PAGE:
“So what we aim to give fundraisers are the types of things they could say to people to persuade them that sensitive and appropriate fundraising should continue. We’re not suggesting fundraisers copy and paste what we’ve crafted, but we do hope we’ll have saved them a lot of the brainpower and time.”

The report states charities are in a different position to companies. If there is no demand for the services or products a company sells (people don’t want them or cannot afford them), then it has no revenue and goes out of business; it’s the demand that drives the revenue.

But for a charitable organisation services are generally provided free of charge, and paid for from donations voluntarily given by others, who often do not consume those services. Simply put, the ones who benefit are not the ones who pay.

If people can no longer afford to make donations, that doesn’t make the demand for services go away. The need for services continues to exist and, in a global emergency such as the one we are currently facing, are likely to increase.

This means the need for charities to continue fundraising is more important than ever, the report states.

It adds that, traditionally, objections to fundraising are often ideological rather than fact-based, and that failing to challenge them during the pandemic will harm the sector in the long term.

Rogare’s director Ian MacQuillin said: “The need to fundraise is just as imperative during an emergency as it is during normal times, and may be even greater. Yet, if the objections to fundraising that fundraisers are currently encountering become the norm, charities will find themselves in an even more parlous state, with the effects of the pandemic exacerbated by a reluctance to ask for support.”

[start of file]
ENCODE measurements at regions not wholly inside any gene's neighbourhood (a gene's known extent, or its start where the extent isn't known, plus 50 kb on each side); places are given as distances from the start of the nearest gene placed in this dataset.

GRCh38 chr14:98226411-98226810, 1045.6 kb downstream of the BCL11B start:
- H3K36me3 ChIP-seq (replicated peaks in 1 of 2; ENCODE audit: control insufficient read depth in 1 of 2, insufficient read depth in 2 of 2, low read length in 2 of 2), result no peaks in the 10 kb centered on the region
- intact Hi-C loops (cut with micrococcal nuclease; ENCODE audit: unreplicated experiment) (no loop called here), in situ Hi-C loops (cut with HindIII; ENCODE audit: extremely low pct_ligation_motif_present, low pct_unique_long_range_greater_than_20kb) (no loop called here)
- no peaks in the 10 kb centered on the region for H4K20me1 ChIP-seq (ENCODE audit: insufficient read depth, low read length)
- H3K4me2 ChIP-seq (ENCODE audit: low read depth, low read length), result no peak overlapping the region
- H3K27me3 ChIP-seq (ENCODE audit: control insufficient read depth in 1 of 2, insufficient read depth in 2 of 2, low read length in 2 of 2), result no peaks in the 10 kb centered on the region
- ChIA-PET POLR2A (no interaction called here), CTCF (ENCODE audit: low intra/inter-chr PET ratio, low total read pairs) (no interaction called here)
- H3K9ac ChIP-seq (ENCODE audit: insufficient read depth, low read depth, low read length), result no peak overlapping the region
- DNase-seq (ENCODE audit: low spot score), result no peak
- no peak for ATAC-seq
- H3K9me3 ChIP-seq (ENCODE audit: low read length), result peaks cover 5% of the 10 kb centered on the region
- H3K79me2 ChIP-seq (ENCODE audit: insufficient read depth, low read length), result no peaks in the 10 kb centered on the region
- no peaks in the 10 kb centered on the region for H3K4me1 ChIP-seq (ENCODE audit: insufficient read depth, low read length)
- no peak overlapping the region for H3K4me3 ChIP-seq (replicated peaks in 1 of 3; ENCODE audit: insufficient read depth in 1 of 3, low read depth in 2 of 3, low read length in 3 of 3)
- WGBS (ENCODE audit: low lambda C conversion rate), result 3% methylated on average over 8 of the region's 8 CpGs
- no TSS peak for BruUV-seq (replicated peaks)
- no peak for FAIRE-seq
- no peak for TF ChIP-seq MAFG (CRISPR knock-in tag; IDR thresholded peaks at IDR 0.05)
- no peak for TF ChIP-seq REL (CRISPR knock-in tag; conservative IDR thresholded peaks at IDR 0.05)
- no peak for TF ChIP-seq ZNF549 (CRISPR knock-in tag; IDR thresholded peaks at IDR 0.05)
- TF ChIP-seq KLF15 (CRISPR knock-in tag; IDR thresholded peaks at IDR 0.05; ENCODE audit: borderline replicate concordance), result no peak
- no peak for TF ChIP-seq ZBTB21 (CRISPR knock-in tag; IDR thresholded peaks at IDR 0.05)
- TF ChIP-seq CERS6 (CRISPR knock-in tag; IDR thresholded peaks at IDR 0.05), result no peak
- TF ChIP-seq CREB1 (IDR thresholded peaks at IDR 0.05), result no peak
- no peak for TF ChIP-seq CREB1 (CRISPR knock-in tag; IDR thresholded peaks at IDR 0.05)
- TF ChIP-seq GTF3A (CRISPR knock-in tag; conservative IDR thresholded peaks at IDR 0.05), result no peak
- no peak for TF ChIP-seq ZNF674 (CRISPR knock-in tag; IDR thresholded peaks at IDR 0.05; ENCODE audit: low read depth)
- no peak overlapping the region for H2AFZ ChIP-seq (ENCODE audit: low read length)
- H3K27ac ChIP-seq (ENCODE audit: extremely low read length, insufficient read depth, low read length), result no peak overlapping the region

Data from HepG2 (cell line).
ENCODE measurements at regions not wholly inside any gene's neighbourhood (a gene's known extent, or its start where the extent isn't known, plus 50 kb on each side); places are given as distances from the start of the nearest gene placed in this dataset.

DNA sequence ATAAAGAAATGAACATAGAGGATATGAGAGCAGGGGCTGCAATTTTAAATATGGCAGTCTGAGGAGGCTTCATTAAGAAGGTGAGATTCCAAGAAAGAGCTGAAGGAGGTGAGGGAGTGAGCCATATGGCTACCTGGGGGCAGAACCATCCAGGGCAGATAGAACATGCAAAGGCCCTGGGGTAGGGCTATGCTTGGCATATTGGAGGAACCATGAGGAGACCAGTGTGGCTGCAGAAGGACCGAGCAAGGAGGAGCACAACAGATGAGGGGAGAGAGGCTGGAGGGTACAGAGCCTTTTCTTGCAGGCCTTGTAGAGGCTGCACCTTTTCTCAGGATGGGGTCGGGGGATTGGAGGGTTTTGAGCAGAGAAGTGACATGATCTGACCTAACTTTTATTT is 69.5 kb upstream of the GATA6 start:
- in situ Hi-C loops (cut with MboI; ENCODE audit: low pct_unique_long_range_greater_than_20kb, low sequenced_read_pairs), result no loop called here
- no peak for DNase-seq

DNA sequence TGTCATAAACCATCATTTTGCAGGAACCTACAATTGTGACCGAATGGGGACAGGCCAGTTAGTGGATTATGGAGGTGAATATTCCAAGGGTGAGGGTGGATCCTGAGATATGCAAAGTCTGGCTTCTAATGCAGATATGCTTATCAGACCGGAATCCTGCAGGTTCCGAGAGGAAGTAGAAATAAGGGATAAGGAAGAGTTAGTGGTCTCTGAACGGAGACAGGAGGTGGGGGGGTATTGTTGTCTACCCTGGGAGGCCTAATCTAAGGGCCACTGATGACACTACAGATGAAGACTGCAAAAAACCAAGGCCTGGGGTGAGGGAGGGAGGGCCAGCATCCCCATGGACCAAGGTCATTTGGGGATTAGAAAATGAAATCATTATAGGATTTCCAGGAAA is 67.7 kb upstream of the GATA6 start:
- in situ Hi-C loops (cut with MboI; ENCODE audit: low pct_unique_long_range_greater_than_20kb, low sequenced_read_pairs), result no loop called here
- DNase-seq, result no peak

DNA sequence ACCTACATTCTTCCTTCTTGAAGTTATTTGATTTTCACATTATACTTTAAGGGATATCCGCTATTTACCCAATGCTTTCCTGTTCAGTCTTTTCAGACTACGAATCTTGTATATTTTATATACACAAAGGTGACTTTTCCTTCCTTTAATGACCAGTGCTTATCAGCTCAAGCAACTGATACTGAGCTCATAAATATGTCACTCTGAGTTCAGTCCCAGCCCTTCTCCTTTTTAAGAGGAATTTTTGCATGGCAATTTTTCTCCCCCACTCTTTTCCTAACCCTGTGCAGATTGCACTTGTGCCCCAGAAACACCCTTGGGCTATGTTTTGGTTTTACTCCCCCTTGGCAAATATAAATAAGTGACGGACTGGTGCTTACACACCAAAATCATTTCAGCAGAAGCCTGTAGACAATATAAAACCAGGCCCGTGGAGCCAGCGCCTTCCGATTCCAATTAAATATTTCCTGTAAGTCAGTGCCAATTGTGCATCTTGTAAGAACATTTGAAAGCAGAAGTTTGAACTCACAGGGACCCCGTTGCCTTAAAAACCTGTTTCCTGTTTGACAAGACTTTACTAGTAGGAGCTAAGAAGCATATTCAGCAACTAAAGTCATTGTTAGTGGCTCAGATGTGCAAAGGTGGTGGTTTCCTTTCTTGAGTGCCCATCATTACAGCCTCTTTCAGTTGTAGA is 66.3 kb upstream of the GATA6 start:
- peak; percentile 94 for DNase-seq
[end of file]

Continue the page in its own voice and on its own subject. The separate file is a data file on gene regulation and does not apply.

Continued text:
The report concludes that using reserves rather than fundraising is a short-term solution that will only exacerbate funding issues in the future. It says organisations must have trust in the people who support them to understand the issues the crisis has presented for charitable organisations. And it also highlights that giving to charity during lockdown can be a positive experience that makes people feel like they are helping to support society.

Advocating for fundraising during emergencies: How to respond to arguments that fundraising is ‘inappropriate’ during the coronavirus pandemic is available to download from the Rogare website.



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Ian Davidson
10 months ago
I have a modest pension income; however it has not been affected by CV 19 and I am spending less due to lockdown. Consequently I have been donating to certain charities at this time including some whom I was unaware of (e.g. the Care Workers Charity which appears to be the only charity in the UK which directly assists social care workers!) In times of crisis, it is not just governments who need to redistribute "spare" income and wealth; individuals and corporations who are in a position to help should do so.